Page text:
As is the case with self-employment tax calculations, the Medicare tax on unearned income is assessed on net investment income. That’s defined as net trading gains — proceeds minus cost basis on securities — less “properly allocable” expenses. For traders and investors, these allowable expenses include trading expenses. For business traders, all trading expenses are deducted on Schedule C or on a pass-through entity tax return. For investors lacking trader tax status, Section 212 investment expenses don’t include education, home office, and some other expenses.

    Click for entire blog article http://tinyurl.com/bmpybzy

    A version of this article appears in Active Trader’s November issue, on newsstands in October.
  2. i assume this will mean that people with unearned income only will now qualify for medicare?
    if so shouldnt they pay something in?

    its been a nice perk us traders have had all these years not having to pay fica or ss taxes but to be honest in terms of fairness i cant think of a good argument why we shouldnt be paying it.
  3. Good point about Medicare benefits. I wonder if Medicare benefits will be means tested for high income people in retirement. With the entity strategy, traders can pay into social security and Medicare both, getting more income tax savings than they pay in SE tax costs.
  4. My guess is you've leached a lot more out of taxpayers than you've added to the pot. Nice try posing as a successful trader who writes like a texting teen.
  5. Just insane. It amazes me how easily the left accepts tyrannical government. When the US Government shuts down the over 25 Trillion handed out to banks then we can look at tax changes. In the meantime, I will continue to go outside of US for my trading systems.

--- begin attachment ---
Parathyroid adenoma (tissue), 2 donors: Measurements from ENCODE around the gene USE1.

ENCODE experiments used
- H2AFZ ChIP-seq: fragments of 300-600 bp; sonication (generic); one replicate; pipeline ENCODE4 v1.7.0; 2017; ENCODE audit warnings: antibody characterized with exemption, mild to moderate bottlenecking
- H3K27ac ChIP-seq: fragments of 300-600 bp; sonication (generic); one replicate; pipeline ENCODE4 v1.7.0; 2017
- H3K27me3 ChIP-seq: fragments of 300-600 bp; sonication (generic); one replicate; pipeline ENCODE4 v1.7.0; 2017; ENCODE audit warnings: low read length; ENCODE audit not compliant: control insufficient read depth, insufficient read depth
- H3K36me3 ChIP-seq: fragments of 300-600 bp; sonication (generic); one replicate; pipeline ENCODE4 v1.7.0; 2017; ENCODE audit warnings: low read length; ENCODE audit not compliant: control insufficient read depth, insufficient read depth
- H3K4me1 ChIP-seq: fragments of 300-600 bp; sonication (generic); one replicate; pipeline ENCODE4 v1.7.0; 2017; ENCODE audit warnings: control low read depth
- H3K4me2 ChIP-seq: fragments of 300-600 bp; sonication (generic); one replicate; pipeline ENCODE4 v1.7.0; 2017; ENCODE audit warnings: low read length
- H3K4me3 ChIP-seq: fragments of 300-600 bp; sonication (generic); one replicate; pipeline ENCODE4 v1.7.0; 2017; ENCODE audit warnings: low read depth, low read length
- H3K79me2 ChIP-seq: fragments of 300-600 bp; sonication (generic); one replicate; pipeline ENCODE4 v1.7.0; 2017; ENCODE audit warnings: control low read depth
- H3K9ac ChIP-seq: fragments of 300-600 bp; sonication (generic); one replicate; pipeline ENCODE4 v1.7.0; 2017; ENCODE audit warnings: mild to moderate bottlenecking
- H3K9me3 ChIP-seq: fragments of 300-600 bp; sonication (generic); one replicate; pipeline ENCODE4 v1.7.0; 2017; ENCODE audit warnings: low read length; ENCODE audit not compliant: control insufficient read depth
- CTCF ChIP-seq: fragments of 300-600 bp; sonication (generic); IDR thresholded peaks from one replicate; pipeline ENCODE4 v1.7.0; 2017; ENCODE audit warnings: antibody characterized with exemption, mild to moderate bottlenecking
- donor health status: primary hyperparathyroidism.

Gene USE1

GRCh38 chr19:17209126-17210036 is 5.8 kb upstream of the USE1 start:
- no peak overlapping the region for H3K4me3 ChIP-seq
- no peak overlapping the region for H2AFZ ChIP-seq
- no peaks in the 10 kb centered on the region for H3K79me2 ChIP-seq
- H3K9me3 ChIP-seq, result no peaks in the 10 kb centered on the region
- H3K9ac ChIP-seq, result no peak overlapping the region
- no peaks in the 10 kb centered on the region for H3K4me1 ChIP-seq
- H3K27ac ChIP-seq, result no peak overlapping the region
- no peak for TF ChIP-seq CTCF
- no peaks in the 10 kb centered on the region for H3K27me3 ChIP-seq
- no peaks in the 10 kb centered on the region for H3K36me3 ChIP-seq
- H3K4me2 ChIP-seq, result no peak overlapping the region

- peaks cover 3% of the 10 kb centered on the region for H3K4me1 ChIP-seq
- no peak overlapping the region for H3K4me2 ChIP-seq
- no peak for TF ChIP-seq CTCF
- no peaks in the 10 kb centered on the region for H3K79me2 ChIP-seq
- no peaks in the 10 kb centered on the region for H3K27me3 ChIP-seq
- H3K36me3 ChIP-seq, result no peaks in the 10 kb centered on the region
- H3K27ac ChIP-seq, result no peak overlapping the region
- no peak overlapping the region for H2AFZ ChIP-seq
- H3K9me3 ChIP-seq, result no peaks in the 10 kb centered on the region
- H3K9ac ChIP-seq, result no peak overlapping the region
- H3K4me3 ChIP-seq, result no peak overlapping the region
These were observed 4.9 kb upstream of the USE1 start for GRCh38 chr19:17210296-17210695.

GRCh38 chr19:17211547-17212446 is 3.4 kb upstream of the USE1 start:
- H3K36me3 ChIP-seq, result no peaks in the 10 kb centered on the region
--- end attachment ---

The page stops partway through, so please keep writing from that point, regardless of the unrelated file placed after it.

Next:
Not another dime from me over what they already get. No more feeding the corrupt and criminal agendas.
  6. you aint too bright. medicare is a good deal even as a trade. i make a small investment. in exchange i will be guaranteed some kind of healthcare in my old age.
    i will say this. even if you are not required to it is foolish to not find a way to pay in enough to qualify for minimum medicare benefits.
  7. It's OK so long as they expect a check.

  8. One can always pray to the Lord to cure all ailments.
  9. Hell of a lot safer than government controlled health care. The Insurance industry wrote the obamacare bill to lock in the rigged scam for good. Now taxpayers will be bent over to feed the next financially dysfunctional corporate/government invasion of the economy.

  10. Medicare is peanuts compared to the monies wasted in militarily exporting our version of corporate controlled democracy. Taxpayers continue to be bent over for Trillions in black military funding. With military spending you get squat, at least with medicare you get a proctologist to look up your ass as the govt rapes it. (And don't give me the bs how all that black hole military spending is protecting my freedoms, because it isn't. Go wave the flag somewhere else)
    #10     Sep 5, 2012